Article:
The attack was the first of its kind at an Israeli airport and it made headlines worldwide both for its audacious nature as well as its lethal outcome.

Israel put Okamoto on trial and he was convicted and sentenced to life in prison. But just 13 years later, the unrepentant thug was released as part of the “Jibril deal,” in which Israel set free more than 1,150 terrorists as part of a prisoner exchange with Palestinian terror groups.

Upon gaining his freedom, Okamoto is said to have spent time in Libya and Syria before he was detained by Lebanese officials in February 1997 together with four other members of the Japanese Red Army for using forged passports to enter the country. After spending three years behind bars, Okamoto was released and the Lebanese government decided to grant him political asylum because he “had participated in resistance operations against Israel.”

So for the past 17 years, this fiend has been living openly on the outskirts of the Lebanese capital, just a few miles from the US embassy.

Indeed, it doesn’t appear to be too difficult to track him down. Just seven months ago, the Japan Times ran a news story describing how Okamoto resides with a Palestinian family and the PFLP continues to provide him with protection.

Needless to say, it does not appear that either the US or Japan has done much of anything to seek his extradition or punishment.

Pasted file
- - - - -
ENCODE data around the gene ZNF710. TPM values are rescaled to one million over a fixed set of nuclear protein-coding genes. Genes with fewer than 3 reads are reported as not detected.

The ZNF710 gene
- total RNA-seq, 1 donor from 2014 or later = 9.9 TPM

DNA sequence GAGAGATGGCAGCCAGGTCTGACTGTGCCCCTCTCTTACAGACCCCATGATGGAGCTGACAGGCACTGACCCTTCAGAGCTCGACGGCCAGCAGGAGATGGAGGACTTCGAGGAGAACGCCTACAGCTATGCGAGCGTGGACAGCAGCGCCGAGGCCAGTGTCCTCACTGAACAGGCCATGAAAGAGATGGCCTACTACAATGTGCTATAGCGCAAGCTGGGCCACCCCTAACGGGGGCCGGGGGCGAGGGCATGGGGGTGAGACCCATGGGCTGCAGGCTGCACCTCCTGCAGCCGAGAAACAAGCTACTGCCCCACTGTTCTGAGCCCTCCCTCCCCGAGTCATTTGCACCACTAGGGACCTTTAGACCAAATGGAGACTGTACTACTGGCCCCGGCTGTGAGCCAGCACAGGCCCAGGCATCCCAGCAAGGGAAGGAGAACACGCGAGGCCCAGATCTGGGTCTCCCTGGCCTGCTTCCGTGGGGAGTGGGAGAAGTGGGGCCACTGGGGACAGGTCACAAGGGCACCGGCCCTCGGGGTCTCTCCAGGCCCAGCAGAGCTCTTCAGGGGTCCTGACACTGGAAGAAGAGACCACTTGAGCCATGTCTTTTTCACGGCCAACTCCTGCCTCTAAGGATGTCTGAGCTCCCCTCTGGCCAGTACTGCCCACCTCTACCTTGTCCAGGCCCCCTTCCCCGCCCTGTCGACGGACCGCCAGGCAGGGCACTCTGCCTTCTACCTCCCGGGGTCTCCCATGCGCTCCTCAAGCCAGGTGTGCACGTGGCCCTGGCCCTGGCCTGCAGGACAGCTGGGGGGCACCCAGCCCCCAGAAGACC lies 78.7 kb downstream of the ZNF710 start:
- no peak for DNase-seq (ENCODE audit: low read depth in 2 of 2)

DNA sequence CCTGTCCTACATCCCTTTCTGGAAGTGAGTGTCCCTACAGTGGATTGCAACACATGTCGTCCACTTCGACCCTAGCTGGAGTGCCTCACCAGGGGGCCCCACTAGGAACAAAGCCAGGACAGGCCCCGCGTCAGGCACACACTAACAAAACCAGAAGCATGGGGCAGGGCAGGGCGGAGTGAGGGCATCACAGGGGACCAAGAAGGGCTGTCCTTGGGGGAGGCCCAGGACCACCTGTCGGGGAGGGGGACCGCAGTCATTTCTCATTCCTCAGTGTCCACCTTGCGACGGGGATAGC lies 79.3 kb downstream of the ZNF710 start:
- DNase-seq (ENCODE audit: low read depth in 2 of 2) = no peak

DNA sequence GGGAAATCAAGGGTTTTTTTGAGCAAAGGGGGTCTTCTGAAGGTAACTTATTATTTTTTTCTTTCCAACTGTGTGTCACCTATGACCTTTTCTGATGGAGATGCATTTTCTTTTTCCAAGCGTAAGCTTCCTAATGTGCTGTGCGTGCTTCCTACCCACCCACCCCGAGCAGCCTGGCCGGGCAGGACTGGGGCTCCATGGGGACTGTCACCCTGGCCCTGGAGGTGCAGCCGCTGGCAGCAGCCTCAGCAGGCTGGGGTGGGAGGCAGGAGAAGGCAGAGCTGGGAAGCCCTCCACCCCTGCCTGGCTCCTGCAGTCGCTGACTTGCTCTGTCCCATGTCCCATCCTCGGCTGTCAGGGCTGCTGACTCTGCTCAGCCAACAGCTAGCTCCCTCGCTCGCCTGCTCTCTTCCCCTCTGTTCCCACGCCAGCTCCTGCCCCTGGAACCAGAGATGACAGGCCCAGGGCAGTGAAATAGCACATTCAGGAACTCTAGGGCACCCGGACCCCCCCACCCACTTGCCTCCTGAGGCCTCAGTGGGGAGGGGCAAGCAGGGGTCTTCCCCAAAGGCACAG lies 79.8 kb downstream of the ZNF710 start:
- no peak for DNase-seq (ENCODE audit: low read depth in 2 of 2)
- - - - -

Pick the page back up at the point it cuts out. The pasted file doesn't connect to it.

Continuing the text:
Over the past decade, Washington has provided more than $1 billion in military aid to Lebanon’s government, even as the latter has been graciously hosting a murderer with the blood of 17 Americans on his hands. And Japan has also sent humanitarian aid to Beirut, which seems odd given that the Lebanese government seems to have no qualms about sheltering a killer.

In 2008, relatives of the some of the murdered Puerto Rican pilgrims filed a lawsuit via the Shurat HaDin organization against North Korea, which had sponsored the PFLP through its support for the Japanese Red Army. Led by Nitsana Darshan-Leitner, Shurat HaDin succeeded in winning a $378 million judgment against Pyongyang.

There is simply no reason why Okamoto should be allowed to continue enjoying outings at the beach and frolicking in the sea. He willfully participated in a cruel act of violence which destroyed the lives of innocents and set the stage for subsequent deadly attacks at airports worldwide.

Washington and Tokyo need to speak up and take firm steps against Beirut and compel Lebanon to arrest Okamoto and deport him to stand trial for his crimes.

The passage of time in no way diminishes the severity of what he did nor should it desensitize us to the need to bring him to justice.

The blood he spilled on the floor of Lod Airport may have been scrubbed away long ago, but Okamoto should not be left to spend the rest of his days staring out peacefully at the Mediterranean.

If the scourge of terrorism is to be defeated, then Kozo Okamoto, one of its preeminent and early practitioners, must finally be made to pay for his actions.